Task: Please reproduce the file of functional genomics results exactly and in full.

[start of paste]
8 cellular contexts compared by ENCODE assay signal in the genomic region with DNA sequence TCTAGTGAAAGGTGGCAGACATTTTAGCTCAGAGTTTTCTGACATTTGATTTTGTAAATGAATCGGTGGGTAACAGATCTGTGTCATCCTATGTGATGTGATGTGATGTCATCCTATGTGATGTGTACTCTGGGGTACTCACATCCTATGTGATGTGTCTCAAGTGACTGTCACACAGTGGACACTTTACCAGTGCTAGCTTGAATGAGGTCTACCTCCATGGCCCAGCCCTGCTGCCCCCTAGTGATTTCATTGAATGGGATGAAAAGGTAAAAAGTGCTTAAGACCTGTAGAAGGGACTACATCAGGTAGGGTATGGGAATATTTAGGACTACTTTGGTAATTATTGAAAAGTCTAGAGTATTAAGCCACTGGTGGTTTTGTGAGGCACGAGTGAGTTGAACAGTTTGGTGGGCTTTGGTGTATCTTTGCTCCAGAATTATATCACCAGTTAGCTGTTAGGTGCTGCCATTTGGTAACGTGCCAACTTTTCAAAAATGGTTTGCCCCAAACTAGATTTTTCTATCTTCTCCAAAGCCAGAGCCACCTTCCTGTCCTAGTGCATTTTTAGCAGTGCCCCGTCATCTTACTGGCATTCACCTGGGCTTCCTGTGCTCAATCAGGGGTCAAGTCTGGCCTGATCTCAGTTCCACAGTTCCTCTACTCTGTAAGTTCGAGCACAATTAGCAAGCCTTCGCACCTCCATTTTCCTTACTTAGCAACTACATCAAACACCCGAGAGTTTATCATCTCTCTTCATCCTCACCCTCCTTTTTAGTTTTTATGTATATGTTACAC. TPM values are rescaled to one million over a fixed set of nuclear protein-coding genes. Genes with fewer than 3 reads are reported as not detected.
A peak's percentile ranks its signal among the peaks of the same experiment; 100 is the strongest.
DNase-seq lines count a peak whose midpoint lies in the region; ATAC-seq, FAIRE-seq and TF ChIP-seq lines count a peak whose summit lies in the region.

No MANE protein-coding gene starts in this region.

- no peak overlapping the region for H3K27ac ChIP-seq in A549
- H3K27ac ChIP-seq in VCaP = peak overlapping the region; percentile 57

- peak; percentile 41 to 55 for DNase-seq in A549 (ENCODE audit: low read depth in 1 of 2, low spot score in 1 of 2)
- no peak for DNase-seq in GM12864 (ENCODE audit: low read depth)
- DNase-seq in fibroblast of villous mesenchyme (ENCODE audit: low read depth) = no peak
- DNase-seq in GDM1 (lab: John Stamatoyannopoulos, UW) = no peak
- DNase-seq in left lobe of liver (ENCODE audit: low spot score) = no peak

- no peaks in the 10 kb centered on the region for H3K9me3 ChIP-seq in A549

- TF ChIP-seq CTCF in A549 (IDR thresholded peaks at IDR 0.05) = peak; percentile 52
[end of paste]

8 cellular contexts compared by ENCODE assay signal in the genomic region with DNA sequence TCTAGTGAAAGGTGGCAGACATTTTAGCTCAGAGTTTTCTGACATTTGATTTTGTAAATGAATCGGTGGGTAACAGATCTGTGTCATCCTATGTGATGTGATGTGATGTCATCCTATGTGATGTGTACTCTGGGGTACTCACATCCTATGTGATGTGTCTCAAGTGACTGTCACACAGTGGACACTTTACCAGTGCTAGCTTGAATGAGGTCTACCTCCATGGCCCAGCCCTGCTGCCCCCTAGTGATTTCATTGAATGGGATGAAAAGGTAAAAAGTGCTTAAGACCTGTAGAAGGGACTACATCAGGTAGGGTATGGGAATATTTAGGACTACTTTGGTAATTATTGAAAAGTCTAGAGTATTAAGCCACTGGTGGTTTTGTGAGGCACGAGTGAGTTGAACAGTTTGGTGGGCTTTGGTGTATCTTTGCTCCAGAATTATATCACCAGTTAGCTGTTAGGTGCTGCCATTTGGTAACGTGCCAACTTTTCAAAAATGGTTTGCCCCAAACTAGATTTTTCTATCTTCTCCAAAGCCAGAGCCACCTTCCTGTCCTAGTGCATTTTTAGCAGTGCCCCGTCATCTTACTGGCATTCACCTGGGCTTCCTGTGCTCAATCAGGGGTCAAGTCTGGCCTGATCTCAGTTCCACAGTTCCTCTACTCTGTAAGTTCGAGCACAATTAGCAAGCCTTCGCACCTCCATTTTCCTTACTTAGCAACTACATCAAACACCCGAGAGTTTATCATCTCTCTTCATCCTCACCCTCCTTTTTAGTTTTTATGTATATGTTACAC. TPM values are rescaled to one million over a fixed set of nuclear protein-coding genes. Genes with fewer than 3 reads are reported as not detected.
A peak's percentile ranks its signal among the peaks of the same experiment; 100 is the strongest.
DNase-seq lines count a peak whose midpoint lies in the region; ATAC-seq, FAIRE-seq and TF ChIP-seq lines count a peak whose summit lies in the region.

No MANE protein-coding gene starts in this region.

- no peak overlapping the region for H3K27ac ChIP-seq in A549
- H3K27ac ChIP-seq in VCaP = peak overlapping the region; percentile 57

- peak; percentile 41 to 55 for DNase-seq in A549 (ENCODE audit: low read depth in 1 of 2, low spot score in 1 of 2)
- no peak for DNase-seq in GM12864 (ENCODE audit: low read depth)
- DNase-seq in fibroblast of villous mesenchyme (ENCODE audit: low read depth) = no peak
- DNase-seq in GDM1 (lab: John Stamatoyannopoulos, UW) = no peak
- DNase-seq in left lobe of liver (ENCODE audit: low spot score) = no peak

- no peaks in the 10 kb centered on the region for H3K9me3 ChIP-seq in A549

- TF ChIP-seq CTCF in A549 (IDR thresholded peaks at IDR 0.05) = peak; percentile 52